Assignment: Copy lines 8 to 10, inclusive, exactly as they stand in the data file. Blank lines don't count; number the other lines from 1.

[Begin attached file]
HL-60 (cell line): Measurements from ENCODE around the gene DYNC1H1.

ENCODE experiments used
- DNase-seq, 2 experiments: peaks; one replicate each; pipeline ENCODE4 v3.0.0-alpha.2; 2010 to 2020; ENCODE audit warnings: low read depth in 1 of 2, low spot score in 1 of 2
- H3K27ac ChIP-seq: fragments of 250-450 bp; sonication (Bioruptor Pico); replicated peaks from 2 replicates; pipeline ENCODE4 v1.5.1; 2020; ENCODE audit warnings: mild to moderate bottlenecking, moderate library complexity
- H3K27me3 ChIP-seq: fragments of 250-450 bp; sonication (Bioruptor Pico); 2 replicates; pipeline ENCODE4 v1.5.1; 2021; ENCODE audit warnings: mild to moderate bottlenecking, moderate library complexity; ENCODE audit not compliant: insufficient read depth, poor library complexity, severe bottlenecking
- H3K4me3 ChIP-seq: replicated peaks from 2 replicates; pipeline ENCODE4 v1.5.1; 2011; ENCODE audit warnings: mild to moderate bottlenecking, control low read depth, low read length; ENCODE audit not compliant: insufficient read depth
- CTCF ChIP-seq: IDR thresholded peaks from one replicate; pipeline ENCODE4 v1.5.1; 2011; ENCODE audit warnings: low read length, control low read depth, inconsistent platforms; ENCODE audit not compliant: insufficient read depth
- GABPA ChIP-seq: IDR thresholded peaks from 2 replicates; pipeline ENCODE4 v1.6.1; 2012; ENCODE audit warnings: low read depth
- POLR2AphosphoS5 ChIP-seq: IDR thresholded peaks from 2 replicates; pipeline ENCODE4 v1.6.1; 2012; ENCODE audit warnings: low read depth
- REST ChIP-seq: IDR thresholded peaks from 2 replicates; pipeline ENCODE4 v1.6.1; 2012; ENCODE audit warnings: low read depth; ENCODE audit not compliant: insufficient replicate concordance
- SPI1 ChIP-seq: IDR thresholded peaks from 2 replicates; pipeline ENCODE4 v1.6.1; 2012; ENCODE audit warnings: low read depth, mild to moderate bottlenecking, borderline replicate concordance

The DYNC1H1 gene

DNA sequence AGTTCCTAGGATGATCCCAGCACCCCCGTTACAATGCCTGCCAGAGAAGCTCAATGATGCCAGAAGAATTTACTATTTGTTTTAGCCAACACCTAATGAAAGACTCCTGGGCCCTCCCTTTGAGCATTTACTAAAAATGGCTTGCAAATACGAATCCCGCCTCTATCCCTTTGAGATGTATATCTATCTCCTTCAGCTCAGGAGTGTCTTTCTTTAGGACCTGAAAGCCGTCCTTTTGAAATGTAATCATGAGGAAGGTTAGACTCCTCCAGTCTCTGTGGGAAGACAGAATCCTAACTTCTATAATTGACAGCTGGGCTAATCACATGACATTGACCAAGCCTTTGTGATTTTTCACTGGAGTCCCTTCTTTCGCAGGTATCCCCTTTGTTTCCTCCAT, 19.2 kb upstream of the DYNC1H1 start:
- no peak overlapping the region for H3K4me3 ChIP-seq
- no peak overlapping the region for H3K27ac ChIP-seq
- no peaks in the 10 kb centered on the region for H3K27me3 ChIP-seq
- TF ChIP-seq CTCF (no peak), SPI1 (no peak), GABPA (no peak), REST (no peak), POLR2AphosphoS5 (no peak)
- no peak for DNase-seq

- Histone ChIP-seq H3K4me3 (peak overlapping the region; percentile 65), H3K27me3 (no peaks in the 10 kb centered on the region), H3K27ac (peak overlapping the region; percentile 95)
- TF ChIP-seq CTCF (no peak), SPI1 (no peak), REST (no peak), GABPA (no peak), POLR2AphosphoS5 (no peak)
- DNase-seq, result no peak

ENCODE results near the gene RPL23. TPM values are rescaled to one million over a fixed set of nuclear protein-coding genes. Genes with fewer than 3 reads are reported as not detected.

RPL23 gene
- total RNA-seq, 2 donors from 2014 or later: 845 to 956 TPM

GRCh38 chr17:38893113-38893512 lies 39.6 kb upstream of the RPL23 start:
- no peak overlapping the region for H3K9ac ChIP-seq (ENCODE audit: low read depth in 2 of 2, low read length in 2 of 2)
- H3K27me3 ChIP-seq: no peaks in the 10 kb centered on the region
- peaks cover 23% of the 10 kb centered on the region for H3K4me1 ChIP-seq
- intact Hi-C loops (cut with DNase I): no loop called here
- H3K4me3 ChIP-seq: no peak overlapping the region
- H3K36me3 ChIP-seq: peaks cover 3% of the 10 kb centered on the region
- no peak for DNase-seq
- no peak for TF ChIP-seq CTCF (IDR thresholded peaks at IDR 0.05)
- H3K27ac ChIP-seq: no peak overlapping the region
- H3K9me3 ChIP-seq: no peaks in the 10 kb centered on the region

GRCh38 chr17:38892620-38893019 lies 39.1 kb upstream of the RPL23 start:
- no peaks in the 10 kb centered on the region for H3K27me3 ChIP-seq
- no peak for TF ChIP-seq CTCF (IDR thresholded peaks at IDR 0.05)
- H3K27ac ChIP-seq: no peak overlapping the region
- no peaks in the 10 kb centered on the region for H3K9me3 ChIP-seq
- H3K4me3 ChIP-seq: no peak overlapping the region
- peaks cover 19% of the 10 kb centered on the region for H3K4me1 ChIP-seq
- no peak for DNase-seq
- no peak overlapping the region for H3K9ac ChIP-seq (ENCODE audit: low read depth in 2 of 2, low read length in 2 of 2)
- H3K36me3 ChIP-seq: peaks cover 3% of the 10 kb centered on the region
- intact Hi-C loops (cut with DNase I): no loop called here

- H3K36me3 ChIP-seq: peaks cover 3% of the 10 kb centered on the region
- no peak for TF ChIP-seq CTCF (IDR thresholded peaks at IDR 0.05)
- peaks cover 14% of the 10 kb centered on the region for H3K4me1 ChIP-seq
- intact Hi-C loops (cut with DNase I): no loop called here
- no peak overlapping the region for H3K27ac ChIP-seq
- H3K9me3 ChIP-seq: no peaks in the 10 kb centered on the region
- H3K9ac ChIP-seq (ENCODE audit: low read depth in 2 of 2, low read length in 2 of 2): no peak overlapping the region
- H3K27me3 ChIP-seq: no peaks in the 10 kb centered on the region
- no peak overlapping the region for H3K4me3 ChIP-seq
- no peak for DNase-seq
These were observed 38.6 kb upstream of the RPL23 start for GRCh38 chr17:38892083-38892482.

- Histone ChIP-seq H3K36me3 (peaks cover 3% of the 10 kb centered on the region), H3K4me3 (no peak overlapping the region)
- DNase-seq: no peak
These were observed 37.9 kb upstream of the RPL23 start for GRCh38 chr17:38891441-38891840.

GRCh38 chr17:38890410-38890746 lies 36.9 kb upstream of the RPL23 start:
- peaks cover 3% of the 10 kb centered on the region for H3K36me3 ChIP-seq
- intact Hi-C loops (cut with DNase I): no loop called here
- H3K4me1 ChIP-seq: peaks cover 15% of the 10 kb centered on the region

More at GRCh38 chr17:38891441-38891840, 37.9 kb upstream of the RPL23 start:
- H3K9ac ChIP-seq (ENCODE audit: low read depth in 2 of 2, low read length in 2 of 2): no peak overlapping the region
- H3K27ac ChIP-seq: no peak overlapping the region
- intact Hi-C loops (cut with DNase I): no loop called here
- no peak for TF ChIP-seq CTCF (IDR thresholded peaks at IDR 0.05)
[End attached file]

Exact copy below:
- GABPA ChIP-seq: IDR thresholded peaks from 2 replicates; pipeline ENCODE4 v1.6.1; 2012; ENCODE audit warnings: low read depth
- POLR2AphosphoS5 ChIP-seq: IDR thresholded peaks from 2 replicates; pipeline ENCODE4 v1.6.1; 2012; ENCODE audit warnings: low read depth
- REST ChIP-seq: IDR thresholded peaks from 2 replicates; pipeline ENCODE4 v1.6.1; 2012; ENCODE audit warnings: low read depth; ENCODE audit not compliant: insufficient replicate concordance